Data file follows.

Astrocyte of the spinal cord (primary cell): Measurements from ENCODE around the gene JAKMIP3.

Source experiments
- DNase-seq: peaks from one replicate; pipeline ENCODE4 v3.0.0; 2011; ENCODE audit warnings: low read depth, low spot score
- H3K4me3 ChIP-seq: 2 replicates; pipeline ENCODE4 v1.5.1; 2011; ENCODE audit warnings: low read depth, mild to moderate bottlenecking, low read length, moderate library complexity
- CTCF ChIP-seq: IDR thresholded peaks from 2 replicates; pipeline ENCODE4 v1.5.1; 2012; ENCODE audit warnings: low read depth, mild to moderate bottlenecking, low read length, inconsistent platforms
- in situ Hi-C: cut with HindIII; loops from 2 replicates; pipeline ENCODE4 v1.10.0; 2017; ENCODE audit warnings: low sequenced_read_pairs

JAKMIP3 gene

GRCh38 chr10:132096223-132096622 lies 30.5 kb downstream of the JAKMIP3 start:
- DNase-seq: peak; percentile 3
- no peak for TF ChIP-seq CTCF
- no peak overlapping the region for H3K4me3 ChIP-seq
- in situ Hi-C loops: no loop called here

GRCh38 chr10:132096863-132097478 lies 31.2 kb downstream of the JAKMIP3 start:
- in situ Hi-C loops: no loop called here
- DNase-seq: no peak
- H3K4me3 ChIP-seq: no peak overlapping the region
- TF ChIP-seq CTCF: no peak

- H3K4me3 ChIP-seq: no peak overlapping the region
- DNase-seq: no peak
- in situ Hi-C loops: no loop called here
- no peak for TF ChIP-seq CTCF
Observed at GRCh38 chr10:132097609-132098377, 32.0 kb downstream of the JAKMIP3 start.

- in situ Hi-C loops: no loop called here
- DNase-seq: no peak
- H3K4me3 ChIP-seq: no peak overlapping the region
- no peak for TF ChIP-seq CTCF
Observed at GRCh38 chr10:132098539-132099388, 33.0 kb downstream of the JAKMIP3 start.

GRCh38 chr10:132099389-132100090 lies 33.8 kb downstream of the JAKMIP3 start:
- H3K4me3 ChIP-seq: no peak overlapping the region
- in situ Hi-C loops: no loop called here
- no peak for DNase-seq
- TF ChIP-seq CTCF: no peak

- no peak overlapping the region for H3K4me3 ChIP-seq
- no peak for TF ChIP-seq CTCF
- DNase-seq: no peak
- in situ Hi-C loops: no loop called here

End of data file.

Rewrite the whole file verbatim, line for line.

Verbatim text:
Astrocyte of the spinal cord (primary cell): Measurements from ENCODE around the gene JAKMIP3.

Source experiments
- DNase-seq: peaks from one replicate; pipeline ENCODE4 v3.0.0; 2011; ENCODE audit warnings: low read depth, low spot score
- H3K4me3 ChIP-seq: 2 replicates; pipeline ENCODE4 v1.5.1; 2011; ENCODE audit warnings: low read depth, mild to moderate bottlenecking, low read length, moderate library complexity
- CTCF ChIP-seq: IDR thresholded peaks from 2 replicates; pipeline ENCODE4 v1.5.1; 2012; ENCODE audit warnings: low read depth, mild to moderate bottlenecking, low read length, inconsistent platforms
- in situ Hi-C: cut with HindIII; loops from 2 replicates; pipeline ENCODE4 v1.10.0; 2017; ENCODE audit warnings: low sequenced_read_pairs

JAKMIP3 gene

GRCh38 chr10:132096223-132096622 lies 30.5 kb downstream of the JAKMIP3 start:
- DNase-seq: peak; percentile 3
- no peak for TF ChIP-seq CTCF
- no peak overlapping the region for H3K4me3 ChIP-seq
- in situ Hi-C loops: no loop called here

GRCh38 chr10:132096863-132097478 lies 31.2 kb downstream of the JAKMIP3 start:
- in situ Hi-C loops: no loop called here
- DNase-seq: no peak
- H3K4me3 ChIP-seq: no peak overlapping the region
- TF ChIP-seq CTCF: no peak

- H3K4me3 ChIP-seq: no peak overlapping the region
- DNase-seq: no peak
- in situ Hi-C loops: no loop called here
- no peak for TF ChIP-seq CTCF
Observed at GRCh38 chr10:132097609-132098377, 32.0 kb downstream of the JAKMIP3 start.

- in situ Hi-C loops: no loop called here
- DNase-seq: no peak
- H3K4me3 ChIP-seq: no peak overlapping the region
- no peak for TF ChIP-seq CTCF
Observed at GRCh38 chr10:132098539-132099388, 33.0 kb downstream of the JAKMIP3 start.

GRCh38 chr10:132099389-132100090 lies 33.8 kb downstream of the JAKMIP3 start:
- H3K4me3 ChIP-seq: no peak overlapping the region
- in situ Hi-C loops: no loop called here
- no peak for DNase-seq
- TF ChIP-seq CTCF: no peak

- no peak overlapping the region for H3K4me3 ChIP-seq
- no peak for TF ChIP-seq CTCF
- DNase-seq: no peak
- in situ Hi-C loops: no loop called here